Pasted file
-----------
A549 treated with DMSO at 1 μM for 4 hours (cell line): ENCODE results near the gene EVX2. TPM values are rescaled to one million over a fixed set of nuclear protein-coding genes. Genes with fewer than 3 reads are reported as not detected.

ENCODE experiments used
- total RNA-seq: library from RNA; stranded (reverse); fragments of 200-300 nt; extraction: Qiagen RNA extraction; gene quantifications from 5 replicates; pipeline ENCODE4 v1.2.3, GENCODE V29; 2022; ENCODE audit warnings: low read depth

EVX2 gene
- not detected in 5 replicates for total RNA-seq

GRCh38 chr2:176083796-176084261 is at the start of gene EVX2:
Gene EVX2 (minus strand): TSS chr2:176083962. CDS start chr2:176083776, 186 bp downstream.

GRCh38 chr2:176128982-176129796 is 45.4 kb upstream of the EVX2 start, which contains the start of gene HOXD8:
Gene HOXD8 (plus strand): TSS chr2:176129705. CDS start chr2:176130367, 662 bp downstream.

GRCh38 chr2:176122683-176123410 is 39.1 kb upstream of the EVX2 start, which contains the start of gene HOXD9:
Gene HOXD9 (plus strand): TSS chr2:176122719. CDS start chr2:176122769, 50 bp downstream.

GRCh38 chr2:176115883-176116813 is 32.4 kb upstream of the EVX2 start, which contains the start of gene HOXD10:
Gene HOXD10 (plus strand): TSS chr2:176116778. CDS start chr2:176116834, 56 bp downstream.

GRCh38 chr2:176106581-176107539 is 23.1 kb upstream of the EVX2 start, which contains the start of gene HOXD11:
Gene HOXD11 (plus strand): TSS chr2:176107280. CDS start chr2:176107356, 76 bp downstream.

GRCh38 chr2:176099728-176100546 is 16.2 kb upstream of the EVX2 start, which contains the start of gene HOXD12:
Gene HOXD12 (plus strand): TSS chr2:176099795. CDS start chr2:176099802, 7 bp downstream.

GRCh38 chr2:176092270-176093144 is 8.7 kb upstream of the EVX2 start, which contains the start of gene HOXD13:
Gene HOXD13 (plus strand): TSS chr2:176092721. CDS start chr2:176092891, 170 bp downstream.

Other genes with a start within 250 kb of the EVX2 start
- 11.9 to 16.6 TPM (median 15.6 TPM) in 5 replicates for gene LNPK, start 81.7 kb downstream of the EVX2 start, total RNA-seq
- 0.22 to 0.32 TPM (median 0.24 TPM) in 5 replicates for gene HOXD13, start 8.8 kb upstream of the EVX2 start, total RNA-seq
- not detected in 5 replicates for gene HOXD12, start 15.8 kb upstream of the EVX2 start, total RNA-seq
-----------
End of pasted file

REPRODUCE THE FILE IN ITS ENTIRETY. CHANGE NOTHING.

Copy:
A549 treated with DMSO at 1 μM for 4 hours (cell line): ENCODE results near the gene EVX2. TPM values are rescaled to one million over a fixed set of nuclear protein-coding genes. Genes with fewer than 3 reads are reported as not detected.

ENCODE experiments used
- total RNA-seq: library from RNA; stranded (reverse); fragments of 200-300 nt; extraction: Qiagen RNA extraction; gene quantifications from 5 replicates; pipeline ENCODE4 v1.2.3, GENCODE V29; 2022; ENCODE audit warnings: low read depth

EVX2 gene
- not detected in 5 replicates for total RNA-seq

GRCh38 chr2:176083796-176084261 is at the start of gene EVX2:
Gene EVX2 (minus strand): TSS chr2:176083962. CDS start chr2:176083776, 186 bp downstream.

GRCh38 chr2:176128982-176129796 is 45.4 kb upstream of the EVX2 start, which contains the start of gene HOXD8:
Gene HOXD8 (plus strand): TSS chr2:176129705. CDS start chr2:176130367, 662 bp downstream.

GRCh38 chr2:176122683-176123410 is 39.1 kb upstream of the EVX2 start, which contains the start of gene HOXD9:
Gene HOXD9 (plus strand): TSS chr2:176122719. CDS start chr2:176122769, 50 bp downstream.

GRCh38 chr2:176115883-176116813 is 32.4 kb upstream of the EVX2 start, which contains the start of gene HOXD10:
Gene HOXD10 (plus strand): TSS chr2:176116778. CDS start chr2:176116834, 56 bp downstream.

GRCh38 chr2:176106581-176107539 is 23.1 kb upstream of the EVX2 start, which contains the start of gene HOXD11:
Gene HOXD11 (plus strand): TSS chr2:176107280. CDS start chr2:176107356, 76 bp downstream.

GRCh38 chr2:176099728-176100546 is 16.2 kb upstream of the EVX2 start, which contains the start of gene HOXD12:
Gene HOXD12 (plus strand): TSS chr2:176099795. CDS start chr2:176099802, 7 bp downstream.

GRCh38 chr2:176092270-176093144 is 8.7 kb upstream of the EVX2 start, which contains the start of gene HOXD13:
Gene HOXD13 (plus strand): TSS chr2:176092721. CDS start chr2:176092891, 170 bp downstream.

Other genes with a start within 250 kb of the EVX2 start
- 11.9 to 16.6 TPM (median 15.6 TPM) in 5 replicates for gene LNPK, start 81.7 kb downstream of the EVX2 start, total RNA-seq
- 0.22 to 0.32 TPM (median 0.24 TPM) in 5 replicates for gene HOXD13, start 8.8 kb upstream of the EVX2 start, total RNA-seq
- not detected in 5 replicates for gene HOXD12, start 15.8 kb upstream of the EVX2 start, total RNA-seq